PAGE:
Argentina Implements Online Gambling Deposit Tax

July 15, 2022
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​​​​​​​Argentina has enacted a new federal online gambling tax through a resolution published by the country’s national tax authority.

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UPDATE 14:00 - Additional quotes from Tomás García Botta

Argentina has enacted a new federal online gambling tax through a resolution published by the country’s national tax authority.

General Resolution 5228/2002 was published by the government’s Federal Administration of Public Revenue(AFIP) on July 7, bringing June’s Decree 293/2022 into full effect.

That decree confirmed an increase to an indirect tax on online gambling that was first written into law in 2016, which at the time was a 2 percent tax on the gross value of each bet, to anywhere between 2.5 and 15 percent of deposits, depending on the status of the operator.

A 10 percent tax applies to foreign companies or companies not on the Argentine government’s special tax registry, while a 5 percent tax is levied on deposits for Argentine entities that are registered.

Deposits placed with an offshore operator based in a tax-haven or so called non-cooperative country will be subject to a 15 percent tax, if the government can manage to enforce it.

To qualify for a lower 2.5 percent tax rate, an online gambling operator in Argentina should have invested the equivalent of US$1.6m in the country and grown an employee pool of at least 20 people by at least 20 percent.

A significant difference between the June decree and AFIP’s final implementing resolution is that the resolution stipulates that a fully foreign entity with no tax ID cannot apply for the registry. Furthermore, one of the requirements to be included in the registry is giving local gambling regulators an opportunity to state whether the company that is applying for the lower tax rate has a licence or not.

In the case of offshore operators, the tax collection becomes the responsibility of the payment intermediary that enables the payment of the bet between the Argentine user and the operator.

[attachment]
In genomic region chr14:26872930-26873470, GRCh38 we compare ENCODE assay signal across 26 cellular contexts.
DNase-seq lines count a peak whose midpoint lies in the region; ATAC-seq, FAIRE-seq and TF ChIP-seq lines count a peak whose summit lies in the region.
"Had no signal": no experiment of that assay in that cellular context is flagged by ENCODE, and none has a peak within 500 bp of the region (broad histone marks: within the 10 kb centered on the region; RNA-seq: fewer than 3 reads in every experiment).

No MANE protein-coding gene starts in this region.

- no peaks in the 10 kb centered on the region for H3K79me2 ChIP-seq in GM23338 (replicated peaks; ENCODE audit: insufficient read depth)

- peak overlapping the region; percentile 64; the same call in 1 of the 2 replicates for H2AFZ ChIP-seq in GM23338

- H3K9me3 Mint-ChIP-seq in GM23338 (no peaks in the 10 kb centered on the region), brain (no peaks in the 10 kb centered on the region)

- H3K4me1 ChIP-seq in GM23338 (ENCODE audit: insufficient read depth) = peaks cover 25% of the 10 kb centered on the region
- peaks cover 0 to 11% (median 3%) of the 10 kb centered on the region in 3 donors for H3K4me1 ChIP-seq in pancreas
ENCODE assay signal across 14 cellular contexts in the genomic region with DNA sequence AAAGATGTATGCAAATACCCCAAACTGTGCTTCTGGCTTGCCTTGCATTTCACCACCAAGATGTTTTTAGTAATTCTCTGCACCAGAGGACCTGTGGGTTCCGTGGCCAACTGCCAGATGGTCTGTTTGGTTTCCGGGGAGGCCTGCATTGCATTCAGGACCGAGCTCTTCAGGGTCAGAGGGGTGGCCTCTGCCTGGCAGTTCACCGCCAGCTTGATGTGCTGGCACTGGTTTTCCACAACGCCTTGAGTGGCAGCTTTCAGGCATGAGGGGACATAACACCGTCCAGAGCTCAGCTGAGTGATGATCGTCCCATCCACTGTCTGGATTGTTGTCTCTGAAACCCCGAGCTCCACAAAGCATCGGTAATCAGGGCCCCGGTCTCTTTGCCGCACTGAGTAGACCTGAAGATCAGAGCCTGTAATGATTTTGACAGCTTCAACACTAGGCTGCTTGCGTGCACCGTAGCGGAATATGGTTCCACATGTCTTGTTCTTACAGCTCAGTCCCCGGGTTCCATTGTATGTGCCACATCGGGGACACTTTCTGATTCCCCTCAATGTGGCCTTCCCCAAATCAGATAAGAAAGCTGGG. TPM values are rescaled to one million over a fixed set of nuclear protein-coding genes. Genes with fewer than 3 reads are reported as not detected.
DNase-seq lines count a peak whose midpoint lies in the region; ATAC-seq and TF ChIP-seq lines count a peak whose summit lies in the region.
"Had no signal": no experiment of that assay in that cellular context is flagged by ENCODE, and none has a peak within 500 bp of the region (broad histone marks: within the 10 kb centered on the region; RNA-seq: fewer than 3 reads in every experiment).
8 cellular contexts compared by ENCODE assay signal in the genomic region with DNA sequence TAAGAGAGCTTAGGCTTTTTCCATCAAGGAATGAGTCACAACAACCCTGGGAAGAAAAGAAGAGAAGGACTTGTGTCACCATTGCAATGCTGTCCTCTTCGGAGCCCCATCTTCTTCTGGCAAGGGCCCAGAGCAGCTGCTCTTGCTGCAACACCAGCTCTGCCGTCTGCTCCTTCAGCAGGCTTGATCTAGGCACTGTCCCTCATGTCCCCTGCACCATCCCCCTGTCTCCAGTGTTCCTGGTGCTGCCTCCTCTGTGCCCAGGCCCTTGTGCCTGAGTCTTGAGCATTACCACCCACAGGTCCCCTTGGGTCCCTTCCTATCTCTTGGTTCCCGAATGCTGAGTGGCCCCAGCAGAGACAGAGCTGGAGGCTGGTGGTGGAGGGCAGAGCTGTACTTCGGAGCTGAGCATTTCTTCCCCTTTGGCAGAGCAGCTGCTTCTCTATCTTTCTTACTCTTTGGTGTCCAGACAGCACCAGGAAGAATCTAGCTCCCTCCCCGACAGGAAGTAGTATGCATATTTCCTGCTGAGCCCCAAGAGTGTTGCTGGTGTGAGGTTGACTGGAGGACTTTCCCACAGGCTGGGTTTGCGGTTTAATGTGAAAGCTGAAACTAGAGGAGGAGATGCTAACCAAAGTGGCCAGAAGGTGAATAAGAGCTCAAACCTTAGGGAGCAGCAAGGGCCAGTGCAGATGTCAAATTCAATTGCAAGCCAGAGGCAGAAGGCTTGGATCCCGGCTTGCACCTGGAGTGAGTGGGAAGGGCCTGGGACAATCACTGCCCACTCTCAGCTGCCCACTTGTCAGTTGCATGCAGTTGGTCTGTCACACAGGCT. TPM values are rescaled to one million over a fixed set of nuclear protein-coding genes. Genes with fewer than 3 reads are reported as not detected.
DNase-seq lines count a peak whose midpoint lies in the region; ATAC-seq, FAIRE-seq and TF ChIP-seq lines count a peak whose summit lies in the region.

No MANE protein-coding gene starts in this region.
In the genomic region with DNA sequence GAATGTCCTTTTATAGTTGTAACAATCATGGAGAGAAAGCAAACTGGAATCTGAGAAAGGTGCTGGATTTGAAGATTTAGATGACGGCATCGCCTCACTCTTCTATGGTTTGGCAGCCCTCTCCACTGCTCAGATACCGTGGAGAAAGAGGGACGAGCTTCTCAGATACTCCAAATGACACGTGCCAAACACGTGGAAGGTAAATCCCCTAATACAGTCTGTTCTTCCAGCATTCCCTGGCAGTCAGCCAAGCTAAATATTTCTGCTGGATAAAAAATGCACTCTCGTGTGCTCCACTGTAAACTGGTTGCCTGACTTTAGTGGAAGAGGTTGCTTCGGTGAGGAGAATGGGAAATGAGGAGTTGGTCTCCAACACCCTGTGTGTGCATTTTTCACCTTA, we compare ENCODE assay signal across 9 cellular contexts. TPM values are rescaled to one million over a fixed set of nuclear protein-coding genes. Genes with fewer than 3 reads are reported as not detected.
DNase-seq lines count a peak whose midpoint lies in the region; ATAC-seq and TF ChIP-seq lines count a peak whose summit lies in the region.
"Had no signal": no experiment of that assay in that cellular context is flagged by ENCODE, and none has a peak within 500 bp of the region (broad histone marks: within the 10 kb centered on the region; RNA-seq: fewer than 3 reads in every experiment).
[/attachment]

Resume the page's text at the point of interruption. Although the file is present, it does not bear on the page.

According to Tomás García Botta of MF Estudio in Buenos Aires: “The law doesn’t say that the operators need to pay the tax, the law says that the payment intermediates need to pay the tax, and this has been kept in the decree for foreign operators, but not for local operators. There is clearly an excess in the decree and the regulation issued by the Federal Tax Authority and this circumstance may allow them to be challenged in a court of law.”

“Considering — and this is solely for local operators — the circumstances that you need to comply with in order to be subject to the lowest rate, there’s discrimination against the smaller companies in favor of the bigger companies; and against foreign operators in favor of local operators. Furthermore, being a tax allegedly levied on a specific consumption, the existence of different rates based on the circumstance of an operator does not make any sense at all. This makes this tax look very much as an additional covert tax on operators,” he argues.

García Botta referred to the fact that a small company with fewer employees and lower investment would be taxed at 5 percent of deposits, while a larger company capable of growth and the required investment would be taxed at 2.5 percent.

Another bone of contention are the dates within the resolution.

"The resolution says that you operators are supposed to request the inclusion in the registry now, make the initial payment on July 21, but operators will only be able to start submitting returns as of July 25.

"Operators will be paying the first period of tax [from] June 2 to June 15, which is a period where you were already operating. I mean, there's no way you could transfer the burden of the tax to the players in connection with that. It's curious to say the least and an additional reason supporting the idea that this is a covert tax on operators,” said García Botta.

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